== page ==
container (said, it's a member of the same structure or whatever), it's
possible to obtain the address of the the external resource based on the
address of the container or the internal traits instance included in the

Rei Thiessen was requesting that when he explained the customized bucket
info structure.

template< unsigned n >
struct bucket_info_size_n
    /* appropriate constructors... */
    bucket_ptr buckets_;
    template<class T> bucket_ptr buckets( T* container ) const { return
buckets_; }
    size_type buckets_len() const { return 1<<n; }

So based on the address of the container, the user can find the resource
(in this case, the bucket array) obtaining zero size overhead (the
internal traits is empty). This logic can be extended to every traits
class of the container, but specially to ValueTraits.

But this would require passing the address of the container to every
function the traits class implements. Users not wanting this composition
hack surely don't want to change their signatures to just support this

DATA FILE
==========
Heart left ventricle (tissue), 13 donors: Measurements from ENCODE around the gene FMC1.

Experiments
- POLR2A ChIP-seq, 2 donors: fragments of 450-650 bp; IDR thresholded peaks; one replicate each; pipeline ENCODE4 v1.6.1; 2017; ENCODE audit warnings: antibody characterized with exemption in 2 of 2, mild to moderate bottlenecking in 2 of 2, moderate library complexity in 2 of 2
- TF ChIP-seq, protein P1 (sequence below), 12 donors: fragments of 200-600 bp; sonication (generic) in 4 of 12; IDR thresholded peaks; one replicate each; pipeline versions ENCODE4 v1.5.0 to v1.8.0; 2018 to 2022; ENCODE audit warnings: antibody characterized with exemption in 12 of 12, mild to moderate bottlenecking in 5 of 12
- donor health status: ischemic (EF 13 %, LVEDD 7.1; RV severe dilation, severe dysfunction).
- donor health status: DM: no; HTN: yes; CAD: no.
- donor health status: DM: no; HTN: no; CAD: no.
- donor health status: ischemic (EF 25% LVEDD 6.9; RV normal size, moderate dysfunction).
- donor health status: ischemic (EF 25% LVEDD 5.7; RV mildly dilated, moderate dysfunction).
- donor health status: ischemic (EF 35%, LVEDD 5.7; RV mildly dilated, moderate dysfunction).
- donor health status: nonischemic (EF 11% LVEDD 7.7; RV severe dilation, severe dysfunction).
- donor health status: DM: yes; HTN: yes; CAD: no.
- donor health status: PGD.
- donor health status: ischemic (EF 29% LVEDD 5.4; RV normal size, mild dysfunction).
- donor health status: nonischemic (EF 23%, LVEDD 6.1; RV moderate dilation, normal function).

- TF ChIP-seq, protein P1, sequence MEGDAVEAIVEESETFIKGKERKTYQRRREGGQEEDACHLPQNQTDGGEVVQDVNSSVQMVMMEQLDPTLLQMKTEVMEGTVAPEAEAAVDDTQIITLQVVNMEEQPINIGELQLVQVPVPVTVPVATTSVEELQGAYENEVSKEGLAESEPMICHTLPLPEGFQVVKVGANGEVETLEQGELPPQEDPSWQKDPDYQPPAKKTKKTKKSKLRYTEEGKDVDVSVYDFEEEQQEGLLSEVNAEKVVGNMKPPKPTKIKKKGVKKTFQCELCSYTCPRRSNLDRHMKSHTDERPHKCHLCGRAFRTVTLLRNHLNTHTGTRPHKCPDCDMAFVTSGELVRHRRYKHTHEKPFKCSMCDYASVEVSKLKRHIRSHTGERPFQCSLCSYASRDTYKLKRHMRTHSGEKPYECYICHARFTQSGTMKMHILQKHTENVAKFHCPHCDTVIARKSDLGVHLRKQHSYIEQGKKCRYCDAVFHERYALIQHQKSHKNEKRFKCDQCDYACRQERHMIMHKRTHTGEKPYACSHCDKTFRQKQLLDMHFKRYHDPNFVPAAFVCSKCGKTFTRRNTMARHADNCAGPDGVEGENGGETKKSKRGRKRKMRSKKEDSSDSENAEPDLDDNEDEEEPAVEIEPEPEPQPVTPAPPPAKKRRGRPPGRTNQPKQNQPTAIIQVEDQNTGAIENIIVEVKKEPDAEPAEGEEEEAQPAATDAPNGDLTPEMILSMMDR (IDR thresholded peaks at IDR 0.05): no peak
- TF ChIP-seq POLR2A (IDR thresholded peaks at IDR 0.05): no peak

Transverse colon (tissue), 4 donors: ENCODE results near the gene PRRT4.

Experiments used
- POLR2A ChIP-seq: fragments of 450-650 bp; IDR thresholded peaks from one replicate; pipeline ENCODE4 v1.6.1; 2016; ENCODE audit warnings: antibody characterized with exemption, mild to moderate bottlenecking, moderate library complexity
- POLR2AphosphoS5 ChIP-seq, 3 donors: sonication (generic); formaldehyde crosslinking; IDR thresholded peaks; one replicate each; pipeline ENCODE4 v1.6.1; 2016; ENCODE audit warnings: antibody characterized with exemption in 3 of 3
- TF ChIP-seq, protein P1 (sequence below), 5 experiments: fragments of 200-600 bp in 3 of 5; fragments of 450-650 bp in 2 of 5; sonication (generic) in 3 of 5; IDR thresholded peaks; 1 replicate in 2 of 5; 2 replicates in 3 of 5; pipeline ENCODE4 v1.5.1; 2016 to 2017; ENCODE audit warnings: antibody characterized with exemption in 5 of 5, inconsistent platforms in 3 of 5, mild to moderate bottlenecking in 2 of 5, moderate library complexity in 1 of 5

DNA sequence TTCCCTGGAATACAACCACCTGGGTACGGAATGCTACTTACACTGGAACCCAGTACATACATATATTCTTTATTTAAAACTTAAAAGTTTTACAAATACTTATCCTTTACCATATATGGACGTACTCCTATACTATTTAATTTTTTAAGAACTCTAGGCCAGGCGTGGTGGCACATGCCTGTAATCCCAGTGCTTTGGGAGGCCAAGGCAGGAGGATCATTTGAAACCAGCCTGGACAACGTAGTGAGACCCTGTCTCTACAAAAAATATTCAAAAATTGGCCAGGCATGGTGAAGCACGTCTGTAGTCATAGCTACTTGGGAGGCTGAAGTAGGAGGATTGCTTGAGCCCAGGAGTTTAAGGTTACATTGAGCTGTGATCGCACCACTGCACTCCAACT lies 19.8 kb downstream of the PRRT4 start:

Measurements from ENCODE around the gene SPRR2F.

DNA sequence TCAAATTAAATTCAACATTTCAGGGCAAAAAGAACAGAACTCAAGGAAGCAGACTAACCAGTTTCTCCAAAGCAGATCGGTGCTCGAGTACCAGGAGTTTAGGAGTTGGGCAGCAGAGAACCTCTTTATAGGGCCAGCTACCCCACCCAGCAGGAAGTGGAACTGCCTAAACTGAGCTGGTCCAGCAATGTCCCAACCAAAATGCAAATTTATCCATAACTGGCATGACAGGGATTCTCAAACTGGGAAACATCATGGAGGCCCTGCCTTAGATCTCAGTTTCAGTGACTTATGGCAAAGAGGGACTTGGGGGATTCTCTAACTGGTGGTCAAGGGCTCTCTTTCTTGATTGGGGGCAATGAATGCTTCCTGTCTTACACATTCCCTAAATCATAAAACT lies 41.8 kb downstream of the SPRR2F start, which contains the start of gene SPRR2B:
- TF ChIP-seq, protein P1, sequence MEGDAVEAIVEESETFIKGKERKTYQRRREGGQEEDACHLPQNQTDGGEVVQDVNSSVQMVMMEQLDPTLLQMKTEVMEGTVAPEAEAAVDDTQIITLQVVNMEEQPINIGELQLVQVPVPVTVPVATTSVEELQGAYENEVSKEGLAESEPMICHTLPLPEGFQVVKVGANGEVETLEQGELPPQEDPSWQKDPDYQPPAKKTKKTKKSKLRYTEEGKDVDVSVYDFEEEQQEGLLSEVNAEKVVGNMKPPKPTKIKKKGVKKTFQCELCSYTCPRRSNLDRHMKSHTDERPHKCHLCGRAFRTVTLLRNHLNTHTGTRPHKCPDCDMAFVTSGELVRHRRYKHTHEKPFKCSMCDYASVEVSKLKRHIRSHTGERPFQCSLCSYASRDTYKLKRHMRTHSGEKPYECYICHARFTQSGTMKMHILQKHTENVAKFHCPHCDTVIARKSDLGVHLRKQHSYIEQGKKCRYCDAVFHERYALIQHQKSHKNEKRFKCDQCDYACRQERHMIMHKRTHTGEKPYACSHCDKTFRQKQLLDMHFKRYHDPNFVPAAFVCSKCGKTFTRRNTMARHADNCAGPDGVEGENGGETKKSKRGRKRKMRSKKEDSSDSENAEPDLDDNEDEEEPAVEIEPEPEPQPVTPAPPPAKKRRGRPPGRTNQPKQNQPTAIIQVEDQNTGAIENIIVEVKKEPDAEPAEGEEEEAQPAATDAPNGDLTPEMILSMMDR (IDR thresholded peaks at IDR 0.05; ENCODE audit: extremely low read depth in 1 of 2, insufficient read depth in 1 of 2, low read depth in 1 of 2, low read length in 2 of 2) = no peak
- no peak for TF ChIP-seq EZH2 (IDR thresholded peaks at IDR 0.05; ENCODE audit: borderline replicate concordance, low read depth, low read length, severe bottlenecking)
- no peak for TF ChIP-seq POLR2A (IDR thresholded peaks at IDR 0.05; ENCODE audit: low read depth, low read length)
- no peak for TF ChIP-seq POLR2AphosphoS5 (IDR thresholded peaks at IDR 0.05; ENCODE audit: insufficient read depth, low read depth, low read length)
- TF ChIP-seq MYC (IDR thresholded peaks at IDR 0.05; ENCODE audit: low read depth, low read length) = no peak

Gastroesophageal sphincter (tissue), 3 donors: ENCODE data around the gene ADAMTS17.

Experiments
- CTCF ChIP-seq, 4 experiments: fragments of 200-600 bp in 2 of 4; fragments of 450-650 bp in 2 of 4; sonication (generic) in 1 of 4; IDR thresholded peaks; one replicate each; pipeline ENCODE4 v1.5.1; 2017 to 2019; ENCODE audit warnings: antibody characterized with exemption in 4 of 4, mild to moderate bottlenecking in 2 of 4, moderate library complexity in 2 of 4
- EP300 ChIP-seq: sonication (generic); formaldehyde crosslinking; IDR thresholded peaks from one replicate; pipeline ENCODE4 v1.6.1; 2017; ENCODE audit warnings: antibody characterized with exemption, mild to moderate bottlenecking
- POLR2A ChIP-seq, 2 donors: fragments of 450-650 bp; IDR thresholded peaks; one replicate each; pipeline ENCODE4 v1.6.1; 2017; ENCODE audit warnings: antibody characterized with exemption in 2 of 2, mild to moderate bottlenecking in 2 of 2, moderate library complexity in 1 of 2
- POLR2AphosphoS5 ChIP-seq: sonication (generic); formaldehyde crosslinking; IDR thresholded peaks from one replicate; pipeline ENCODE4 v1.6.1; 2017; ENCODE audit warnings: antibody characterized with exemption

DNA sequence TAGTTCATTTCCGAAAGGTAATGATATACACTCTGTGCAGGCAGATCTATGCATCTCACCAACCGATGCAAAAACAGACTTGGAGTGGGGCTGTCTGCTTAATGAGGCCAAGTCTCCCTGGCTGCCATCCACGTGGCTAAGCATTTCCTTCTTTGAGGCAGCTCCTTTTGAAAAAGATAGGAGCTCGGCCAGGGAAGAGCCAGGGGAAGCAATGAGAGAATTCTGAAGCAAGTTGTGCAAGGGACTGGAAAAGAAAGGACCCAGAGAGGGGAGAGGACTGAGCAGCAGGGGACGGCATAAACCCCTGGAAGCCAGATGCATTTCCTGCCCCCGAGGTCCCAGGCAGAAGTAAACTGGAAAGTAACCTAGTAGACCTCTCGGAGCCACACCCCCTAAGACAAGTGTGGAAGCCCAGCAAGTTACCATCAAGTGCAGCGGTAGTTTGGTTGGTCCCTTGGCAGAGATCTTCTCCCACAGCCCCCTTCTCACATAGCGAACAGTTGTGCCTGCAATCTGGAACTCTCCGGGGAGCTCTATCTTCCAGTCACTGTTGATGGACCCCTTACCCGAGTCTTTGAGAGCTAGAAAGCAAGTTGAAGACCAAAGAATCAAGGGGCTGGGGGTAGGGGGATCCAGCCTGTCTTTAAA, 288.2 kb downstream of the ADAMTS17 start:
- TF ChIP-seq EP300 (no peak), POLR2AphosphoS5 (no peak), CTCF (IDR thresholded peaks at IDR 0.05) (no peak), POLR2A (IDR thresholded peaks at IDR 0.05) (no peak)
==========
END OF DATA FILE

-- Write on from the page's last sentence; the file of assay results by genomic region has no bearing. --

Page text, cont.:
extremely advance practice:


class my_value_traits
    node_ptr to_node_ptr(value_type &val)


class my_value_traits
    template<class Container>
    node_ptr to_node_ptr(value_type &val, const Container& cont)

So if there is any metaprogramming hack (if increases compilation time
too much, forget it ;-) ) I would like to receive suggestions.
Otherwise, a member static const bool saying "pass container address" in
value traits might be useful, so that the container changes the calls to
the traits with another equivalent one passing the address of the container.

I haven't still experimented this composition hack so I'm really open to
all suggestions from advanced users. My point is that this should be
really optional and should not affect users not using these advanced

As Rei said (inflating my ego): "These intrusive containers are so close
to perfect that it's painful to have to modify them."

So let's make them perfect ;-)